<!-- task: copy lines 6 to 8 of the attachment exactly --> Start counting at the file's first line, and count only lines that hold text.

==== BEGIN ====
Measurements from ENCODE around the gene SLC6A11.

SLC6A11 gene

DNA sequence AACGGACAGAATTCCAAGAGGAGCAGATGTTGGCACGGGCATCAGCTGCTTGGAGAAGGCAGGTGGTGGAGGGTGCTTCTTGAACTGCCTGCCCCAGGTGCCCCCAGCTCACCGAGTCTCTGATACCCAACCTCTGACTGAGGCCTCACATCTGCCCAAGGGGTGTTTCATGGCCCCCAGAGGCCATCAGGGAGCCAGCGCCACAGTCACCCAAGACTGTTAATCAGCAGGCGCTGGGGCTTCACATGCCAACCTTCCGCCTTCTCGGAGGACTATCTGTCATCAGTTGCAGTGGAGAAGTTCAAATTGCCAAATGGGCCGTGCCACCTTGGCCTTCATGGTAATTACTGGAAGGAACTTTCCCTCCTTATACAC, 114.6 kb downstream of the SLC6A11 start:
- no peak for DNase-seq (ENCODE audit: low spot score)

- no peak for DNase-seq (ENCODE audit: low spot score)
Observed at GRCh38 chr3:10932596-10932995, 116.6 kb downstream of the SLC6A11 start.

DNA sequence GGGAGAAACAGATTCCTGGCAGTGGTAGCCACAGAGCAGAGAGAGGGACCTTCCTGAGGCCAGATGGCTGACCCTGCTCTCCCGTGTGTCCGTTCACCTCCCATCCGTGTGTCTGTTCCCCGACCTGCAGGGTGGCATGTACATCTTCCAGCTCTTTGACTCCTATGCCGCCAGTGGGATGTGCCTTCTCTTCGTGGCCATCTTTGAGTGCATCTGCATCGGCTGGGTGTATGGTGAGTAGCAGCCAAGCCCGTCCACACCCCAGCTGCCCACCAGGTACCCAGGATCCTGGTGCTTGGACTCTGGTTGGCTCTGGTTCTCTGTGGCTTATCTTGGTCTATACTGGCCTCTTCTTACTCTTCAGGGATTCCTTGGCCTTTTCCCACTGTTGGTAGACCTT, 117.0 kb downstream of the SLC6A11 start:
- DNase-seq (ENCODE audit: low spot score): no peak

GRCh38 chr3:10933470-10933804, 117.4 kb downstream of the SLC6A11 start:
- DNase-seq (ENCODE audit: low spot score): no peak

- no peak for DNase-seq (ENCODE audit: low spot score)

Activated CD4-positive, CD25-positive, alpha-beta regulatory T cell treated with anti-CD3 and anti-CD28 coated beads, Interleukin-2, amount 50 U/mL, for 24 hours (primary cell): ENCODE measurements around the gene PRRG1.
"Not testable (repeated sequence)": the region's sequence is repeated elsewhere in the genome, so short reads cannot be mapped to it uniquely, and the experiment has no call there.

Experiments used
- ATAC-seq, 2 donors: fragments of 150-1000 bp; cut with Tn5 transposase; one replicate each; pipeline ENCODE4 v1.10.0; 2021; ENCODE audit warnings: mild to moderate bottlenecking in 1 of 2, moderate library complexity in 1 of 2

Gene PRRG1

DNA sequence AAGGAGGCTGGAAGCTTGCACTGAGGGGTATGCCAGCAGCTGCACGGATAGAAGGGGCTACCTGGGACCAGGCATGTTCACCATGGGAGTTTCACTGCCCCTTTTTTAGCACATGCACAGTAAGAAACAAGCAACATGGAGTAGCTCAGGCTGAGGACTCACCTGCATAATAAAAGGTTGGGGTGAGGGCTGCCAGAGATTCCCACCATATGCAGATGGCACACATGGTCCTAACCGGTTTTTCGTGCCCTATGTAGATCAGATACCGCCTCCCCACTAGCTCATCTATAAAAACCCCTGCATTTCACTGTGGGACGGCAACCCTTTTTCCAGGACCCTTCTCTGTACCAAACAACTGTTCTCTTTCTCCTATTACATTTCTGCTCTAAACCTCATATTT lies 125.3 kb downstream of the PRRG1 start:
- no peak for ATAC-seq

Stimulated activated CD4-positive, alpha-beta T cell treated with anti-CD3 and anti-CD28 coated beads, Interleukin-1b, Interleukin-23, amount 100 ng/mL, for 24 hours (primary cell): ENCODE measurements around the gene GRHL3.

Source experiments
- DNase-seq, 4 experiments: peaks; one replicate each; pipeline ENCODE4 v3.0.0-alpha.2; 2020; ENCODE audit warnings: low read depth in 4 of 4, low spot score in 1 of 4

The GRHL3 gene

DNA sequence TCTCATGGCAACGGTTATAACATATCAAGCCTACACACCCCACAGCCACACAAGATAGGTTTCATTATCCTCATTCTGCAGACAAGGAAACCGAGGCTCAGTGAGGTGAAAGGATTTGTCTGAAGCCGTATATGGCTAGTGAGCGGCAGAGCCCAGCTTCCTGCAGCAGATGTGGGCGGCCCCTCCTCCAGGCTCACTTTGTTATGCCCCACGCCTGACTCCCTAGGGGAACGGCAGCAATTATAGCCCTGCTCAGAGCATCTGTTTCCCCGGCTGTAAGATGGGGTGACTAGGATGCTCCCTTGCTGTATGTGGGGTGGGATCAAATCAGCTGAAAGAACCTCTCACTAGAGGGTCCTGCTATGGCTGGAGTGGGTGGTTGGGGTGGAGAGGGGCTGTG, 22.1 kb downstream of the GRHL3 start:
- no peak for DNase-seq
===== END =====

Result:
Observed at GRCh38 chr3:10932596-10932995, 116.6 kb downstream of the SLC6A11 start.

DNA sequence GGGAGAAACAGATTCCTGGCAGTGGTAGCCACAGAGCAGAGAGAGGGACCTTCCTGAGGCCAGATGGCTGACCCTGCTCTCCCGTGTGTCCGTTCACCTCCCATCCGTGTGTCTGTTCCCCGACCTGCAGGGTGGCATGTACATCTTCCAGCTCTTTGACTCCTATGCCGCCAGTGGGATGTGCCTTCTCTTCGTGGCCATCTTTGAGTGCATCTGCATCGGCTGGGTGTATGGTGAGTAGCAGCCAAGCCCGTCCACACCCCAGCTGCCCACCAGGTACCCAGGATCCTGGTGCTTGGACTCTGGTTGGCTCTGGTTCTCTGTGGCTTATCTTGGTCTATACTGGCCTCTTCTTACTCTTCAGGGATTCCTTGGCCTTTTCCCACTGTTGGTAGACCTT, 117.0 kb downstream of the SLC6A11 start:
- DNase-seq (ENCODE audit: low spot score): no peak